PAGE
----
We’ve outlined all the ingredients and directions for you to make the perfect Antipasto Summer Lettuce Wraps. This dish qualifies as a Easy level recipe. It should take you about 50 min to make this recipe. The Antipasto Summer Lettuce Wraps recipe should make enough food for 8 servings.
You can add your own personal twist to this Antipasto Summer Lettuce Wraps recipe, depending on your culture or family tradition. Don’t be scared to add other ingredients once you’ve gotten comfortable with the recipe! Please see below for a list of potential cookware items that might be necessary for this Antipasto Summer Lettuce Wraps recipe.
Ingredients for Antipasto Summer Lettuce Wraps
- 8 ounces fresh mozzarella, cubed
- 8 ounces salami, cubed (have the deli counter slice it into 1/4-inch pieces)
- 8 ounces cherry tomatoes, quartered
- 1 (6-ounce) jar marinated artichoke hearts, drained and chopped
- 1 roasted red pepper, drained and chopped
- 1/4 cup jarred pepperoncini, drained and chopped
- Red Wine Vinaigrette, recipe follows
- Kosher salt and freshly cracked black pepper
- 16 leaves Boston Bibb lettuce
- 1/4 cup red wine vinegar
- 1 teaspoon honey
- 1 teaspoon mustard
- 1/4 cup olive oil
- Kosher salt and freshly cracked black pepper
Directions for Antipasto Summer Lettuce Wraps
- In a large mixing bowl, mix together the mozzarella, salami, cherry tomatoes, artichokes, roasted red pepper and pepperoncini. Toss the salad mixture with the Red Wine Vinaigrette. Season with salt and pepper. Let this marinate for 30 minutes before serving. Serve the lettuce cups alongside the antipasto salad. Be sure to use a slotted spoon when serving to drain off any excess marinade, so the lettuce doesn’t get soggy.
- In a small mixing bowl, whisk together vinegar, honey and mustard. Once combined, slowly add olive oil in steady stream while whisking. Season with salt and pepper.
Cookware for your recipe
You will find below are cookware items that could be needed for this Antipasto Summer Lettuce Wraps recipe or similar recipes. Feel free to skip to the next item if it doesn’t apply.
- Cooking pots
- Frying pan
- Cutting board
- Measuring cups
- Wooden Spoon
Categories in this Recipe
- Lettuce Recipes
- Appetizer – An hors d’oeuvre (/ɔːr ˈdɜːrv(rə)/ or DURV(-rə); French: hors-d’œuvre (listen)), appetizer or starter is a small dish served before a meal in European cuisine. Some hors d’oeuvres are served cold, others hot. Hors d’oeuvres may be served at the dinner table as a part of the meal, or they may be served before seating, such as at a reception or cocktail party. Formerly, hors d’oeuvres were also served between courses.Typically smaller than a main dish, an hors d’oeuvre is often designed to be eaten by hand.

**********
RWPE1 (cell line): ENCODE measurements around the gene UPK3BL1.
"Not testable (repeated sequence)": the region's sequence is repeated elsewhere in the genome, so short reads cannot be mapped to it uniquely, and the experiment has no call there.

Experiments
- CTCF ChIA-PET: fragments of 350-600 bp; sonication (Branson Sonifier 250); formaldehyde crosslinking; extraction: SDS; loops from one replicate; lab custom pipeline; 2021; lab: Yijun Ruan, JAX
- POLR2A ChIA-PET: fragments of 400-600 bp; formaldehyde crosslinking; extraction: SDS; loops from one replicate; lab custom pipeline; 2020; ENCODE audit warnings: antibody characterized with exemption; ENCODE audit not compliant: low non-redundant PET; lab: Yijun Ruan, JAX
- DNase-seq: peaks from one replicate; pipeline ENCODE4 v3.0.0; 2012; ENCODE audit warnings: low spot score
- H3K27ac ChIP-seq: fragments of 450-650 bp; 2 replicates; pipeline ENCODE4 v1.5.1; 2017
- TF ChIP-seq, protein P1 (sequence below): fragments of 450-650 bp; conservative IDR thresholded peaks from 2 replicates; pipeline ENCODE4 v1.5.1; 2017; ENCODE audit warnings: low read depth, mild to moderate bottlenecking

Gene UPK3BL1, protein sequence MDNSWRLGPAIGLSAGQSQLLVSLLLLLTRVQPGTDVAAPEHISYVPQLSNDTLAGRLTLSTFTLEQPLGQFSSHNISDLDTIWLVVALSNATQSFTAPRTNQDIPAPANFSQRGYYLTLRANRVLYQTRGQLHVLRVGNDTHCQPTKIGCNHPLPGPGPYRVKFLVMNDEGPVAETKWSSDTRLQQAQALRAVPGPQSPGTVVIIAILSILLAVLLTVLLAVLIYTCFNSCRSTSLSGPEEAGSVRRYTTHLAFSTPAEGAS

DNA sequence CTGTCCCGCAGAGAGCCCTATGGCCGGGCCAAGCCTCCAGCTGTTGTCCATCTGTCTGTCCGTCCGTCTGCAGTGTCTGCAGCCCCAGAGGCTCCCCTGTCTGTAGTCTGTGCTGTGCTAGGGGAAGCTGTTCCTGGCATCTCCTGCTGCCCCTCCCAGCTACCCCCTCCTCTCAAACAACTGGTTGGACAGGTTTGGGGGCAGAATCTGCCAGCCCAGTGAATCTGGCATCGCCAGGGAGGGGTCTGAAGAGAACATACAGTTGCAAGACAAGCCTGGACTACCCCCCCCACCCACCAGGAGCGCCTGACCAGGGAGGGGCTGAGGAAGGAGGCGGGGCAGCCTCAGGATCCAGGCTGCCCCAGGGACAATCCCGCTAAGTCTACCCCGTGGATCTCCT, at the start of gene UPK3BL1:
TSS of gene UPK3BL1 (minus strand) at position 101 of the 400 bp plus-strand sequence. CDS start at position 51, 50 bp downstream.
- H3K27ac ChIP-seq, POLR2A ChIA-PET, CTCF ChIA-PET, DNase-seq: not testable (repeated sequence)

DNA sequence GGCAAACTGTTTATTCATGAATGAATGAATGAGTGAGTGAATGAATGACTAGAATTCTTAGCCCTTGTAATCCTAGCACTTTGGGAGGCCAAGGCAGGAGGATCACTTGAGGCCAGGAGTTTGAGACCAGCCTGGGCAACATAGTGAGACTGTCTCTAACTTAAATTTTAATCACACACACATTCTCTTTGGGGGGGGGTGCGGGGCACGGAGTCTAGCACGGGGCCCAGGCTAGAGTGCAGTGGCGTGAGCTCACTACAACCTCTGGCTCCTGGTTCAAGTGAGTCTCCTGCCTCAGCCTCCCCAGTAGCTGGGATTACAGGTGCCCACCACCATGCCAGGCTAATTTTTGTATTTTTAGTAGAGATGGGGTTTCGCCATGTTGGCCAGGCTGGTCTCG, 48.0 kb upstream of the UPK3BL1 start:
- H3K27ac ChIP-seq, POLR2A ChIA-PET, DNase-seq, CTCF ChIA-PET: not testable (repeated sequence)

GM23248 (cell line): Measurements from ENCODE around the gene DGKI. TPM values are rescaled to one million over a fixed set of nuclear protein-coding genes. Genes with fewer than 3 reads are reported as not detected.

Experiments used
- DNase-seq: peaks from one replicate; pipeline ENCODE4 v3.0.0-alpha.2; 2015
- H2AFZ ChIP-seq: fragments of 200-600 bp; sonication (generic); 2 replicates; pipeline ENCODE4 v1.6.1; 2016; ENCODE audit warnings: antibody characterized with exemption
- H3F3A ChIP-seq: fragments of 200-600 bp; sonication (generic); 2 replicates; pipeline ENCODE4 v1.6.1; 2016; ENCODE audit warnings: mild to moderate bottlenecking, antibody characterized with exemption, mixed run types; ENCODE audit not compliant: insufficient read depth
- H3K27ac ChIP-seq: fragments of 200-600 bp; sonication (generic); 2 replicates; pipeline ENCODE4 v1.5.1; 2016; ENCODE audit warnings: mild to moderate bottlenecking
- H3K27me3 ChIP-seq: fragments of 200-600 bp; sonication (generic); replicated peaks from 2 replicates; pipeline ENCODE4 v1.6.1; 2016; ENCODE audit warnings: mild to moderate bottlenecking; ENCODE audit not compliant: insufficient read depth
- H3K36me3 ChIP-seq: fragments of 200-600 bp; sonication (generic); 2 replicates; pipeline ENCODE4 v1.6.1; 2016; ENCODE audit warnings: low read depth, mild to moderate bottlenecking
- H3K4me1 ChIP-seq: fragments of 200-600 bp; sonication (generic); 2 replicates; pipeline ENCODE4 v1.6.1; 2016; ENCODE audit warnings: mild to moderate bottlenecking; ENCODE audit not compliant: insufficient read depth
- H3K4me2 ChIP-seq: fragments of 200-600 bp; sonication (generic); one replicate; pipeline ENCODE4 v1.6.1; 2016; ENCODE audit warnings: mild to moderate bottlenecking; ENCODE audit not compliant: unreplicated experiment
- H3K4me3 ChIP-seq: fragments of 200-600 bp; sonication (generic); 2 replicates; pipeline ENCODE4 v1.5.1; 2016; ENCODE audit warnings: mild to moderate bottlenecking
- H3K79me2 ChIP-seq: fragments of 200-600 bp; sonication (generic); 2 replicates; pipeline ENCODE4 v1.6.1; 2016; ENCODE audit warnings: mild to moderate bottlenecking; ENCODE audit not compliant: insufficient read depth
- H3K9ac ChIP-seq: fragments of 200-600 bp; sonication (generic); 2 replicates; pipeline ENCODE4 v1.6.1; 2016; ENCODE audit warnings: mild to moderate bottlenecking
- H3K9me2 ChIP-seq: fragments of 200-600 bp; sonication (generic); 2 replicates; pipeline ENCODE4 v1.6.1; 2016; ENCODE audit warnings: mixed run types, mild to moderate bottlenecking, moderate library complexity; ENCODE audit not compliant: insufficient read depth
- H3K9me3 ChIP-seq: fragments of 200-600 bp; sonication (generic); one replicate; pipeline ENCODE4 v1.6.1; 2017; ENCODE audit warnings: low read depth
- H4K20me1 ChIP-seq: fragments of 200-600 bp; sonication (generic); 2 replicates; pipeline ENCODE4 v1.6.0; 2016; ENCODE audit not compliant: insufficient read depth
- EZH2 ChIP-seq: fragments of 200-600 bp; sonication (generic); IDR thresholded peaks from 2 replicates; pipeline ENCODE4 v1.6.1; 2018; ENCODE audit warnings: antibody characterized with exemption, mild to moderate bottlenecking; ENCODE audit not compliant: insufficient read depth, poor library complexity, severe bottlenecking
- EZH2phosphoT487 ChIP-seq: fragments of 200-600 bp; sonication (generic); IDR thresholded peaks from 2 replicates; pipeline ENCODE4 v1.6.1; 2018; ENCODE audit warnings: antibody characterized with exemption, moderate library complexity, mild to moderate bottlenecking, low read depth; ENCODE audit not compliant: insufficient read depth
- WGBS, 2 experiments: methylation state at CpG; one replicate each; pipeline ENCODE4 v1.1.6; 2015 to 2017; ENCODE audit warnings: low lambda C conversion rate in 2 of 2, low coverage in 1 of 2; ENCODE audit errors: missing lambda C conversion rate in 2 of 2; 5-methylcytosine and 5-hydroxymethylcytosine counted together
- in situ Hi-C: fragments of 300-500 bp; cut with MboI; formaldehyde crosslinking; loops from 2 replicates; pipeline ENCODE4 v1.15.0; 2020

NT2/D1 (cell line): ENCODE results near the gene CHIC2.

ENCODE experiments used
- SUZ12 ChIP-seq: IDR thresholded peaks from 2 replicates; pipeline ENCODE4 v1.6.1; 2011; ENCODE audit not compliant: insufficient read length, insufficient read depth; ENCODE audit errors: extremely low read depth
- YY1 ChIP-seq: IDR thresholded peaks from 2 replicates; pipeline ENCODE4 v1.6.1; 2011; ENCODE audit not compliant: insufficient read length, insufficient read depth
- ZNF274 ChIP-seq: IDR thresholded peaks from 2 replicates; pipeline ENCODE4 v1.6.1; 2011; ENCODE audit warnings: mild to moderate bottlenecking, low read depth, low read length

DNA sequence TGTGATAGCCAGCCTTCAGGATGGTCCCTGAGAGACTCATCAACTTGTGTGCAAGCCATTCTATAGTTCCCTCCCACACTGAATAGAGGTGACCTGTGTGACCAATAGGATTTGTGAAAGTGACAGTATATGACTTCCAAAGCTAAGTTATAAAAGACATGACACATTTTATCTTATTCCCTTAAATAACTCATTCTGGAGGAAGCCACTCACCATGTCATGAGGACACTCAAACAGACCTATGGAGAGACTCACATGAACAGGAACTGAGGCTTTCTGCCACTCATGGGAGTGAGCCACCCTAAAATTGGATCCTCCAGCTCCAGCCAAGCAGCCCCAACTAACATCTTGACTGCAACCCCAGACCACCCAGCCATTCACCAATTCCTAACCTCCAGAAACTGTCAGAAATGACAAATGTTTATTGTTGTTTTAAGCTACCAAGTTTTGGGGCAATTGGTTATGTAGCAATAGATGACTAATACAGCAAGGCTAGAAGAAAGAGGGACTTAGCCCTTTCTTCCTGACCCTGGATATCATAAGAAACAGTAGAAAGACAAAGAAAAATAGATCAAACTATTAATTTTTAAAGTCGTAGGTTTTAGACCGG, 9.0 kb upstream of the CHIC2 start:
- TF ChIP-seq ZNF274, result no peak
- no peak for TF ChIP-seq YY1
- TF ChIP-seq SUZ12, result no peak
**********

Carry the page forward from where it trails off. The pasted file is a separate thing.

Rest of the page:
- Summer – Summer is the hottest of the four temperate seasons, occurring after spring and before autumn. At or around the summer solstice (about 3 days before Midsummer Day), the earliest sunrise and latest sunset occurs, the days are longest and the nights are shortest, with day length decreasing as the season progresses after the solstice. The date of the beginning of summer varies according to climate, tradition, and culture. When it is summer in the Northern Hemisphere, it is winter in the Southern Hemisphere, and vice versa.
- Gluten Free – A gluten-free diet (GFD) is a nutritional plan that strictly excludes gluten, which is a mixture of proteins found in wheat (and all of its species and hybrids, such as spelt, kamut, and triticale), as well as barley, rye, and oats. The inclusion of oats in a gluten-free diet remains controversial, and may depend on the oat cultivar and the frequent cross-contamination with other gluten-containing cereals.Gluten may cause both gastrointestinal and systemic symptoms for those with gluten-related disorders, including coeliac disease (CD), non-coeliac gluten sensitivity (NCGS), gluten ataxia, dermatitis herpetiformis (DH), and wheat allergy. In these people, the gluten-free diet is demonstrated as an effective treatment, but several studies show that about 79% of the people with coeliac disease have an incomplete recovery of the small bowel, despite a strict gluten-free diet. This is mainly caused by inadvertent ingestion of gluten. People with a poor understanding of a gluten-free diet often believe that they are strictly following the diet, but are making regular errors.In addition, a gluten-free diet may, in at least some cases, improve gastrointestinal or systemic symptoms in diseases like irritable bowel syndrome, rheumatoid arthritis, or HIV enteropathy, among others. There is no good evidence that gluten-free diets are an alternative medical treatment for people with autism.Gluten proteins have low nutritional and biological value and the grains that contain gluten are not essential in the human diet. However, an unbalanced selection of food and an incorrect choice of gluten-free replacement products may lead to nutritional deficiencies. Replacing flour from wheat or other gluten-containing cereals with gluten-free flours in commercial products may lead to a lower intake of important nutrients, such as iron and B vitamins. Some gluten-free commercial replacement products are not enriched or fortified as their gluten-containing counterparts, and often have greater lipid/carbohydrate content. Children especially often over-consume these products, such as snacks and biscuits. Nutritional complications can be prevented by a correct dietary education.A gluten-free diet may be based on gluten-free foods, such as meat, fish, eggs, milk and dairy products, legumes, nuts, fruits, vegetables, potatoes, rice, and corn. Gluten-free processed foods may be used. Pseudocereals (quinoa, amaranth, and buckwheat) and some minor cereals are alternative choices.